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The Encyclopedia of Cleveland History

WOOD, HARLAND GOFF - The Encyclopedia of Cleveland History

WOOD, HARLAND GOFF (2 Sept. 1907-12 Sept. 1991), internationally known scientist and the first director of the Department of Biochemistry at the School of Medicine, CASE WESTERN RESERVE UNIVERSITY (CWRU, 1946-67), proved in 1935 that animals (including humans) and bacteria utilized carbon dioxide. His lifelong research into this revolutionary discovery changed traditional understanding of cell biology and improved the treatment of diseases such as diabetes which involve the metabolism. Wood was elected to the National Academy of Sciences (1953) and received the National Medal of Science (1989), among numerous other honors; Nobel prize winners gathered in Cleveland for his 77th and 80th birthdays. Wood was born in Delavan, MN, to Inez Goff and William Clark Wood and was educated at Macalester College in St. Paul (B.A., 1931) and Iowa State College (Ph.D., 1935). Before coming to CWRU, he taught Bacteriology at Iowa State University (1936-43), earning him the Eli Lilly Award from the Society of American Bacteriologists, and taught Physiology at the University of Minnesota (1943-46).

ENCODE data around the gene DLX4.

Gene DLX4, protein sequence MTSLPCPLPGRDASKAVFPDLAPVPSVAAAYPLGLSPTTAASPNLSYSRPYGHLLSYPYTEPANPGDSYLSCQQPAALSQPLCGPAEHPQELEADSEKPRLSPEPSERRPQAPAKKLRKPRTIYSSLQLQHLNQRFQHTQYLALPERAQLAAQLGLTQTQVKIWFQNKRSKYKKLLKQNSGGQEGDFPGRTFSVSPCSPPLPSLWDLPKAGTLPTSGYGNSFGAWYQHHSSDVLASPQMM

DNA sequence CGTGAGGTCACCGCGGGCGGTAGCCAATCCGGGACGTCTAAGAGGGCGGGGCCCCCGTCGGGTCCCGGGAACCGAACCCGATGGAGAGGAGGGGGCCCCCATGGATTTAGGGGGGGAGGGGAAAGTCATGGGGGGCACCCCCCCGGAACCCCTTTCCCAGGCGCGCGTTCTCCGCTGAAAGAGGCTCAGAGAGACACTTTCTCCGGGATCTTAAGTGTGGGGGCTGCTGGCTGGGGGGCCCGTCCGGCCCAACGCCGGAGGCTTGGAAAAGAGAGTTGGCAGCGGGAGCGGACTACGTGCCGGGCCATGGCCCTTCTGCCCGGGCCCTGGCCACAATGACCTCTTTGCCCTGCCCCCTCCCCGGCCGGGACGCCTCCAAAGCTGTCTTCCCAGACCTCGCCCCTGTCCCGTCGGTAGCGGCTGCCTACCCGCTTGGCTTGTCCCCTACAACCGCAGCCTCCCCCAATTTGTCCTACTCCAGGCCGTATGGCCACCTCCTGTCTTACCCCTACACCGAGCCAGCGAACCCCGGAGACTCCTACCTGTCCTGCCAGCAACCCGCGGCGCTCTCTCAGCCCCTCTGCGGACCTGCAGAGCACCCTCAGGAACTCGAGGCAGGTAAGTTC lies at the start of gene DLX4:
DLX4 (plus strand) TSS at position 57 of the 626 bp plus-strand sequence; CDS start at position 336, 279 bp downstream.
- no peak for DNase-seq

Among the first scientists to use radioisotopes in cell biology, Wood ingeniously isolated them in a stair well. He took his research to various parts of the world on Fulbright fellowships and published copiously, serving as editor of the Journal of Biological Chemistry (1949-54). At CWRU, after leaving the chair of biochemistry, Wood was Dean of Sciences (1967-69), the first University Professor (1970-78), and professor emeritus (1978-91). He served on the advisory board of the AMERICAN CANCER SOCIETY (1965-69), on the President's Science Advisory Committee (1967-71), and as a council member of the International Union of Biochemistry and Molecular Biology (1967-76, secretary general, 1970-73).

Wood married Mildred L. Davis in Minnesota in 1929 and remained happily married for more than six decades; they had 3 daughters, Louise Lake, Beverly Abram, and Donna McCutcheon Pleasants. Wood was an avid hunter and learned to ski at age 55. Wood is buried in Minnesota. CWRU's School of Medicine renamed the Medical School Building and established an annual memorial lecture in Wood's honor.

Primary Sources

Wood, H. G. "My Life and CO2 Fixation," in Miami Winter Symposia: The Molecular Bases of Biological Transport, ed. J. F. Woessner, Jr., F. Huiging, pp. 1-54 New York: Academic Press, 1972.

Wood, H. G. "Then and Now" Annual Review of Biochemistry 54: 1-41 (1985)

Secondary Sources

Singleton, R. Jr., "Heterotrophic CO2-fixation, Mentors, and Students: The Wood-Werkman reaction," S. J. Hist. of Biol. 39, (1996): 91 - 120.

Singleton, R. Jr. "Harland Goff Wood: An American Biochemist," in Comprehensive Biochemistry: History of Biochemistry, Volume 40, (G. Semenza & R. Jaenicke, Editors) Amsterdam:, Elsevier, 1997.

Singleton, R. Jr. 1998. "A passion for the laboratory: Harland Goff Wood and American Biochemistry." CenterViews (CWRU: Center for Biomedical Ethics), Winter 97/98: 1 & 5 - 6.

Singleton, R. Jr. "Wood, Harland Goff" in New Dictionary of Scientific Biography (Noretta Koertge, Editor), New York: Charles Scribner's Sons (In press, 2007).

Last Modified: 12 Nov 2007 02:47:29 PM

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